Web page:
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This Week's Walks - Archive

Please see the Saturday Walker's Club This Week's Walks page.

This is an archive of walks done by the Saturday Walker's Club. You should only need to use this page if the SWC website is down.

Blog Archive

Sunday, 15 September 2019

Sunday Walk - Sugar Loaf/Mynydd Pen-y-fâl Circular (from Abergavenny/Y Fenni) [Black Mountains Trip]

Length: 19.0 km (11.8 mi)  [shorter and longer walks possible]
Ascent/Descent: 595 m
Net Walking Time: ca. 5 ½ hours
Toughness: 7 out of 10

09.30 Start at the Train Station, group passes the café at the Bus Station at 09.40.
From Crickhowell take the 09.25 (Bus Line X43) to Abergavenny, arrives 09.39 at the Bus Station.
Return buses to Crickhowell: 16.15, 18.15.

From/To London:
Daytrip not possible this weekend due to trackworks.

From the pretty town centre of Abergavenny walk up the iconic Sugar Loaf mountain, initially steeply up through lush pastures and ancient oak woods to Twyn-yr-Allt, a former settlement on one the lower foothills of the Black Mountains. From there continue along the mildly undulating treeless plateau tox Deri hill, covered in whimberries, bracken and gorse before turning steeply up the barren easterly flank of Sugar Loaf through the upland heathland, to the summit ridge of the southernmost peak of the Black Mountains, with superb panoramic views (in good weather) across South Wales and South West England.
Descend gently down the heather and gorse-covered flanks and continue along the gentle ridge of Mynydd Llanwenarth to descend more steeply through the large ancient oak wood of Deri Fach into St. Mary’s Vale and along the spring-fed Nant Iago (stream) to tea at the superb Sugar Loaf Vineyard’s Café and Tasting Room, before re-tracing the outbound route through the town centre.
Sugar Loaf is an immensely popular destination. The chosen route avoids paths from and to popular car parks, preferring quieter paths, while providing for a mixture of environments and views in all directions.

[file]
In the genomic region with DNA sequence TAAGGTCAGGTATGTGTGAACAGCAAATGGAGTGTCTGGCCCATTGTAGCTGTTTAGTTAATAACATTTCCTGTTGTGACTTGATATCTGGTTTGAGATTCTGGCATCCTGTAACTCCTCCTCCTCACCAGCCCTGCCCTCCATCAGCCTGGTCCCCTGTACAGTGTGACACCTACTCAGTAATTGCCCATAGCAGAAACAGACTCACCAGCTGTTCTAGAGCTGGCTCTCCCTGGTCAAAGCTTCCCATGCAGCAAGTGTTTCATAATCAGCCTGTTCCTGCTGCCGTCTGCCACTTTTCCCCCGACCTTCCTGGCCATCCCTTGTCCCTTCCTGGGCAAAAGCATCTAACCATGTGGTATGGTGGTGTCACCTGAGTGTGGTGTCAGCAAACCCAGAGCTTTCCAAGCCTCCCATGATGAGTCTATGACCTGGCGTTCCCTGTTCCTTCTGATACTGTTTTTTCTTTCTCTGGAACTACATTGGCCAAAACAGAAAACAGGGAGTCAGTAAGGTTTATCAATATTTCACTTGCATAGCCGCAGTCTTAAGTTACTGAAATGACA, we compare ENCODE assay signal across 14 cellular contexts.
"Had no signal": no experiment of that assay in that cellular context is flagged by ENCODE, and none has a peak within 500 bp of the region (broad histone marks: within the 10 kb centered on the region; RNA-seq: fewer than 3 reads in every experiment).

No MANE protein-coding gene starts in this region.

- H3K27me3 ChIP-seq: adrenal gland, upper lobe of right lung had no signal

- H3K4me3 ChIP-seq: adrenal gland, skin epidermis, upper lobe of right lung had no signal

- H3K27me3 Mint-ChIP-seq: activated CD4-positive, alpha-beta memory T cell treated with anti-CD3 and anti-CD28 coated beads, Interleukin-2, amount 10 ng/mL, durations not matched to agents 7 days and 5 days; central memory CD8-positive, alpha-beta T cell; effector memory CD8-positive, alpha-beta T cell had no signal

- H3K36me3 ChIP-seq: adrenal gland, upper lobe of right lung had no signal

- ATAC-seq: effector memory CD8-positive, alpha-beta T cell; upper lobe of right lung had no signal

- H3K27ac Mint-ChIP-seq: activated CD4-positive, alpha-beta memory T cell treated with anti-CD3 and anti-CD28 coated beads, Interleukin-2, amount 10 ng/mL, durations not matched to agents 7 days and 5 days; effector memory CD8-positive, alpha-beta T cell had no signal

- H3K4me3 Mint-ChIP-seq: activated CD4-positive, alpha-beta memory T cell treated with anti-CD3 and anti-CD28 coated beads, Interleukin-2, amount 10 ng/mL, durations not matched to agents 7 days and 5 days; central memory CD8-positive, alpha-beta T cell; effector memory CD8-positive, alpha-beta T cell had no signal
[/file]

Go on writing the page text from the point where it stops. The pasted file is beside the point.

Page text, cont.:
Due to being a conical top distant from any neighbouring mountain chain, Sugar Loaf is very exposed to bad weather. Especially the summit plateau can be unforgiving. Only the very highest bit can be skirted.

A longer descent route and a scenic diversion to a nearby pub at the bottom of the mountain in Llangenny are described, as is an alternative descent through Deri Fach oak wood along more challenging paths.

A start/finish at the Bus Station cuts 730m each way and 30m ascent at the end of the walk. Pick up the directions at the end of the second paragraph.
A taxi ride can cut out the first steep ascent out of Abergavenny to the entrance of Sunny Vale farm at the top of the straight bit of Pen-y-Pound road by a sharp right turn (3.2 km into the walk).The taxi ranks with the best chance of a car being present are at the train station and on Frogmore Street by the Tesco (1.5 km into the walk). Pick up the directions at the end of the first paragraph on page 5.
A Longer Descent Route down the flank of Sugar Loaf adds 2.2 km/1.4 mi and 71m ascent.
A Scenic Diversion to the Dragons Head in Llangenny adds 4.0 km/2.5 mi and 237m ascent to the longer descent route. From the pub it is straightforward to bail out to Crickhowell, along a signed lane.

For summary, walk directions, map, height profile, photos and gpx/kml files click here.

Lunch: Picnic.
Lunch Off-Route: The Dragons Head in Llangenny (located 2.2 km downhill off the long route, after 12.9 km/8.0 mi of walking).
Tea: The Sugar Loaf Vineyard Coffee Shop and Tasting Room in Abergavenny (Open to 17.00, located 3.7 km from the end of the walk). T=swc.334

1 comment:

Thomas G said...

Some started from the train station, some from the bus station, some from along the route close to their accommodation, others had started a little earlier, but on the first top, the Twyn-yr-Allt ancient settlement, n=20 walkers were united (1 from yday skipped this walk, as she had gone up Sugar Loaf last year). The quiet route along Deri hill, avoiding the tourist masses until the top of the Loaf, seemed to find favour. A refreshment stop was made on the flank of the main ascent before the final push up, fearing the wind and the number of people on the plateau, but neither were too unnerving: lots of people, yes (incl. a 6 week old baby) but all well behaved walkers, not noisy flip-flop wearing tourists. All (from what I hear) took the longer and quieter descent route, and 6 descended all the way into the valley to The Dragon's Rest in Llangenny. What a nice pub! Recce walks had been on weekdays, so I had never been inside. Very friendly staff, very tasty food and atmospheric rooms. Recommended.
1 walker was met there by relatives and left with them for Newport and a train back to the Smoke. 1 other met friends up from Bristol (who then joined the walk for a very short stretch and proceeded to the Vineyard Café by car). We ascended back up the slope and down into St. Mary's Vale and along the Nant Iago stream through Deri Fach oakwood for a very lovely stretch. And when we got to the vineyard, the cafė was just closing, and most of the other walkers were just leaving, they had stayed there a full 90 minutes!
A fine day.